2001: A Space Odyssey (1968)

Stanley Kubrick’s 1968 landmark science fiction film, 2001: A Space Odyssey, has withstood the test of time with its spectacular visual presentation, beloved classical music, striking realism and thought-provoking (though deliberately vague) plot. Critics and film fans agree that few, if any, science fiction films that have been released before or after measure up to the sheer majesty and filmmaking brilliance of “2001”.

One of the best elements of the film, perhaps often overlooked by critics, is the way in which it celebrates humanity and its exploratory aspirations as a wonderfully natural, ever-evolving, manifestation of the universe, a universe which appears devoid of any divine intervention. In the film’s beginning, we observe early hominids discovering that trivial objects can be used as tools or weapons. This discovery is marked by the presence of a black monolith, which suddenly and mysteriously appears beside their cave.

The film then jumps ahead several million years and we observe technologically-advanced humans now shuttling freely through space, as they seek to learn more about an identical black monolith that has been found on the lunar surface. As the film progresses, we learn little of the origins of the monolith, except that it appears to be a product of extraterrestrial intelligence, and that it is sending a radio signal in the direction of the planet Jupiter. The next appearance of the monolith, now in orbit around Jupiter, segues into a truly befuddling and psychedelic visual and auditory experience that culminates with the rebirth of one of the major characters, dubbed “star-child,” in orbit around Earth at the film’s conclusion.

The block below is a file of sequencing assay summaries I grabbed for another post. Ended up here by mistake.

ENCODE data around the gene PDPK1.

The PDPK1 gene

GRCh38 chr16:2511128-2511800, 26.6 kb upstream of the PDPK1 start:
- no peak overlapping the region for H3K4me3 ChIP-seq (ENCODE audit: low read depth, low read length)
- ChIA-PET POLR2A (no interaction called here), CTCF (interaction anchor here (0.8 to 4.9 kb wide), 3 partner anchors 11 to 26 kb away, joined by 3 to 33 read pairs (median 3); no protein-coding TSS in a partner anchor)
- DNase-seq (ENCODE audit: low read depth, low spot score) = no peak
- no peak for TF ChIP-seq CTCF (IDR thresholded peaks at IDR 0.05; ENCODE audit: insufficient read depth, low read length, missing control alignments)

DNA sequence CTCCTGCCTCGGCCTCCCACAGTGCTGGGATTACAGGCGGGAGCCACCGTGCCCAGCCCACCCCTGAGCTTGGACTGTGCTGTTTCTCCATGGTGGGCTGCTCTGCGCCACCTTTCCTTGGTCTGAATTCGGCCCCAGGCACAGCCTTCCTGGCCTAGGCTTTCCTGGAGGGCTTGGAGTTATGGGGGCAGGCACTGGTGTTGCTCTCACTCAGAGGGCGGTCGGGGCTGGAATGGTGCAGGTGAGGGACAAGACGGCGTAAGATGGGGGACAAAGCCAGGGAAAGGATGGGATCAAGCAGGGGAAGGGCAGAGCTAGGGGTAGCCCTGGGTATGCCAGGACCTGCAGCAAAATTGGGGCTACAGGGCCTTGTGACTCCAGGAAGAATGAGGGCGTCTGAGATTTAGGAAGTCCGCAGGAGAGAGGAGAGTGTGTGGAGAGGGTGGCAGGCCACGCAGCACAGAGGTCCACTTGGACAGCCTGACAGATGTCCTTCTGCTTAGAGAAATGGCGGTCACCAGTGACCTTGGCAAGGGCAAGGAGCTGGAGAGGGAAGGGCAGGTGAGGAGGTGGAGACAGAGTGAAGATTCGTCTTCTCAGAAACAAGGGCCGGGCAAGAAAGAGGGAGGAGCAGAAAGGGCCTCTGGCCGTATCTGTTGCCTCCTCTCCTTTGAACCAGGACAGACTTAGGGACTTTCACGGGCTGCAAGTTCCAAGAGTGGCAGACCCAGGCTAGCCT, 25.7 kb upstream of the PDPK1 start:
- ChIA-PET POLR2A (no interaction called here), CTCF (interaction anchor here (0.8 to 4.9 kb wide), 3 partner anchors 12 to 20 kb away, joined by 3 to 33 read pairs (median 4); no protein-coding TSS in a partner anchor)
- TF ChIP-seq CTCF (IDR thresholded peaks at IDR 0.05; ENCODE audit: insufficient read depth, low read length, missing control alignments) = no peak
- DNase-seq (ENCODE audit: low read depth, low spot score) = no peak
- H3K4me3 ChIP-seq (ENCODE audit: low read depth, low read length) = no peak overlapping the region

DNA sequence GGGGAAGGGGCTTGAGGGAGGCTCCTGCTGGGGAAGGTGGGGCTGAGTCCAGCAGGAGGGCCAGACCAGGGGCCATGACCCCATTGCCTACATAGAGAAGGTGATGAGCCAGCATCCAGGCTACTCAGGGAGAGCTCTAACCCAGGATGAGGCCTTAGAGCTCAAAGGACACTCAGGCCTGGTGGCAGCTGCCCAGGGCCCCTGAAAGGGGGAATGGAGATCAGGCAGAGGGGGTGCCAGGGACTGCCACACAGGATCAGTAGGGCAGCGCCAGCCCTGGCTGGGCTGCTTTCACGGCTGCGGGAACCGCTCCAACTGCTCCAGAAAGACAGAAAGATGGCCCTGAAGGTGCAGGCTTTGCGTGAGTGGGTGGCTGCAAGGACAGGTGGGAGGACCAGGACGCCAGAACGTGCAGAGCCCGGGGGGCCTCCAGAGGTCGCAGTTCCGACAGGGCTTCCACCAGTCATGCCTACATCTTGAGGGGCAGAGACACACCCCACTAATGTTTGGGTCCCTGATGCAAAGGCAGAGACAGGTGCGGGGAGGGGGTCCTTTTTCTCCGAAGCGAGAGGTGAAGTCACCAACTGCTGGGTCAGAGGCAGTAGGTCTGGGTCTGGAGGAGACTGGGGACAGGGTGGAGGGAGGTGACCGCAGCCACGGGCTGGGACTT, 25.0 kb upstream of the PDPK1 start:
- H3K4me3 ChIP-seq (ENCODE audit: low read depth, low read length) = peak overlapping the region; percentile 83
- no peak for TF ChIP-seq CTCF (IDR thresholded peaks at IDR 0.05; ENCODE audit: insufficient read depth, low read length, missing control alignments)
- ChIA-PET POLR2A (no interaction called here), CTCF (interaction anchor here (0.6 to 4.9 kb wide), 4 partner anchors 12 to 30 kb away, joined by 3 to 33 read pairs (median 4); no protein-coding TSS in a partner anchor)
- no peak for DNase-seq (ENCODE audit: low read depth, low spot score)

There has been much speculation regarding the significance of the monolith, whether it represents something tangible or if it is merely used as a McGuffin to provide some semblance of a narrative in an otherwise plotless movie. Attempting to overanalyze this and the film’s final sequence does a disservice to the film and to the viewing experience. Instead, the film as a whole can be seen as a portrayal of the quest for discovery and the human thirst for knowledge, rather than being about the actual discoveries themselves. We observe humans at different stages of history learning, exploring, questioning and deciphering. We see numerous applications of science and reasoning along the way. That the quest spans millions of years, and with an absence of a clear resolution in the film, implies that this pursuit is forever a part of who we are. It is the questioning that is, and an understanding that the quest for discovery is who we are and what we do.

We are uncompromisingly curious and intelligent beings. We seek answers, even if we know that they may not be what we want or what we can comprehend. We share disdain for faith and superstition, realizing that these modes of thinking only serve to derail our pursuit of knowledge and cause friction. The quest for knowledge and discovery has taken us on a path from primitive hunter-gatherer to space faring beings, exploring places we once only dreamed of as we surge on deeper into the universe from which we originated.

2001: A Space Odyssey is a wonderfully challenging film that I think every atheist should see.

Review by Benjamin Lang

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